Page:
This is the 34th installment of “Old Pueblo Abuelo,” a thought on positive things happening in the Old Pueblo from a sometimes cranky and often times humorous grandfather actually born in Tucson and writing from my desk in Tucson, the Old Pueblo.…
Being a father is difficult. It’s hard. For many though, it can be as easy as just being there. As a teacher of over 35 years, a coach for 20 and a youth and high school reporter for over 15, I’ve witnessed the many forms of what a dad is – good and bad. As a son to a father and as a father to three girls, I’ve witnessed and taken part in getting things right, even by happenstance, and getting things very, very wrong.
For some, having a person being there seems to be enough because something from nothing is something. Society never gives enough credit to those who filled the void by necessity and out of love. A father can be a mother. A father can be a grandparent. A father can be a teacher. A father can be a stepfather. A father can be two mothers. A father can be two fathers. It’s all up to the child, only the child can decide if you were good enough to be called “dad.”
I’ve seen dads coach on the playing fields and I’ve seen fathers “coach” from the stands. I’ve seen fathers demand more from their own children and fathers demand less because it’s impossible to demand the same as the other kids no matter how much a father claims he is. If a father-coach tells you different, he’s lying.
I’ve seen the pressure put on little boys and girls, and not so little boys and girls, by fathers who are acting like they want to switch places, as if they are the ones pitching, batting, catching and shooting. They call their own kids “soft” or they criticize teammates in an attempt to elevate their own kids or they promote and promote until it becomes uncomfortable to watch. Very few are able to make a child feel safe in the moment. If a father tells you he’s just trying to build character in his son or daughter, he’s lying.
The ones who claim they are building character in their children are the first to excuse bad behaviors. Their children are protected from discipline at school and on the playing fields and the “boys will be boys” attitude follows them to adulthood. There is no character, only characters.
My own father was out saving the world and much of what meant being a father, day-to-day, fell to my mother. In varying degrees, it’s probably this way for a lot of families. I had a sense of what my father was doing at a young age but had no real understanding until it was almost too late. What he did had to be done. He was making the lives of other families better beyond anything I could ever do, no matter how hard I’ve tried, but his own children were safe thanks to a strong and loving mother.
Still, he had no idea how well I was doing in school. He wanted a lawyer, my mom wanted an artist. I wanted to teach. He had no real idea until he went to pay my college tuition and the lady behind the counter looked at my transcript and told him I had a scholarship. I had a strange and confusing feeling of pride and embarrassment standing next to him because, as an athlete, I spent the greater part of four years trying to hide my grades from my peers and my family. It was a different time when such things weren’t celebrated. Even then, my father graduated from high school at the age of 16 and then went off to war and I graduated at the age of 18 and went off to learn how to teach. It will never be enough.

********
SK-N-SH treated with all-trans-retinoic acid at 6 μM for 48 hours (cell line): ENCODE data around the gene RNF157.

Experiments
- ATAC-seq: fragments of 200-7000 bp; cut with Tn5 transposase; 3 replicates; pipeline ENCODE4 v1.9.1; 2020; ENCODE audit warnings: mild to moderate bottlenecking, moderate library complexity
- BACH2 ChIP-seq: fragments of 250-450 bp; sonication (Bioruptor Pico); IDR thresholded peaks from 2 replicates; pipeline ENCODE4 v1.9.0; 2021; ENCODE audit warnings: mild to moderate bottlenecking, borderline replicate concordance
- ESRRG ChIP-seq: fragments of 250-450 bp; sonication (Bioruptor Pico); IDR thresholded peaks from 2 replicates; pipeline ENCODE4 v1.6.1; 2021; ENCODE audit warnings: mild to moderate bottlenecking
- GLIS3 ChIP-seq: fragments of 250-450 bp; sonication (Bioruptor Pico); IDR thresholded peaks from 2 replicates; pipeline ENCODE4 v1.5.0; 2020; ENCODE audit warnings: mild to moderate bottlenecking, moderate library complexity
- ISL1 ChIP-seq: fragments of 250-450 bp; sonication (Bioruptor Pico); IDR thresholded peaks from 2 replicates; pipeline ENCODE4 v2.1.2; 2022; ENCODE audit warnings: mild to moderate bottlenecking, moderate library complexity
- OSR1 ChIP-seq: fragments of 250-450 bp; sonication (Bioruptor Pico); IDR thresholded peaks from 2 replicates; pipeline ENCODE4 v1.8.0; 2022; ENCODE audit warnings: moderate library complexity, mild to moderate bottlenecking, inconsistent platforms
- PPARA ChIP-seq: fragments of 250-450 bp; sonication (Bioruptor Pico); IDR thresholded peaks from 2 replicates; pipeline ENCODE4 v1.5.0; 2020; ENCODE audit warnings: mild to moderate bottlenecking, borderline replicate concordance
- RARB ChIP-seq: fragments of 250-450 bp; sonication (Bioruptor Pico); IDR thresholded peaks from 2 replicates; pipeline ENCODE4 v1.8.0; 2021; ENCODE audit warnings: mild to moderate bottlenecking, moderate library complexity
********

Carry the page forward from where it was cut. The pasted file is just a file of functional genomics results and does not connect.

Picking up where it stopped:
Later in life, as his life was fading, we had talks. We talked of moving past tolerance towards acceptance. We talked of doing good for others instead of doing well for yourself. We talked of watching where you sit because you stand closest to where you sit. He tried to fill a lifetime of lessons into a few months but he had no idea I had already figured out who he was, and almost figured out who I was. He had already taught me those things through his actions. I just wanted to talk.
My own mistakes are numerous, as my children can probably spell out, and my effort was not always what I wanted it to be. My children know I love them and they know I’m proud of them. They know this because I tell them and I show them. I’ve tried to save the world and I could have only tried that because they have a strong and loving mother.
I made the mistake of “burning” a child out on high-level sports from the age of eight to 18, for which I have apologized, and I changed and I learned. I was there for almost everything and I will try to be there until I can no longer. What they feel is important is important. I know I’ve failed them many times.
My days were once numbered but I was lucky. It’s pure luck I am still here today but today could be my last, or tomorrow, we never know. Being a father is difficult. It’s hard.
Ser padre es difícil. Mucho.
Named one of “Arizona’s Heart & Sol” by KOLD and Casino del Sol, Andy Morales was recognized by the AIA as the top high school reporter in 2014, he was awarded the Ray McNally Award in 2017 and a 2019 AZ Education News recognition. He was a youth, high school and college coach for over 30 years. He was the first in Arizona to write about high school beach volleyball and high school girls wrestling and his unique perspective can only be found here and on AZPreps365.com. Andy is a Southern Arizona voting member of the Ed Doherty Award, recognizing the top football player in Arizona, and he was named a Local Hero by the Tucson Weekly for 2016. Andy was named an Honorary Flowing Wells Caballero in 2019, became a member of the Sunnyside Los Mezquites Cross Country Hall of Fame in 2021 and he was a member of the Amphi COVID-19 Blue Ribbon Committee. He earned a Distinguished Service Award from Amphitheater and he was recognized by City Councilman Richard Fimbres. Contact Andy Morales at email@example.com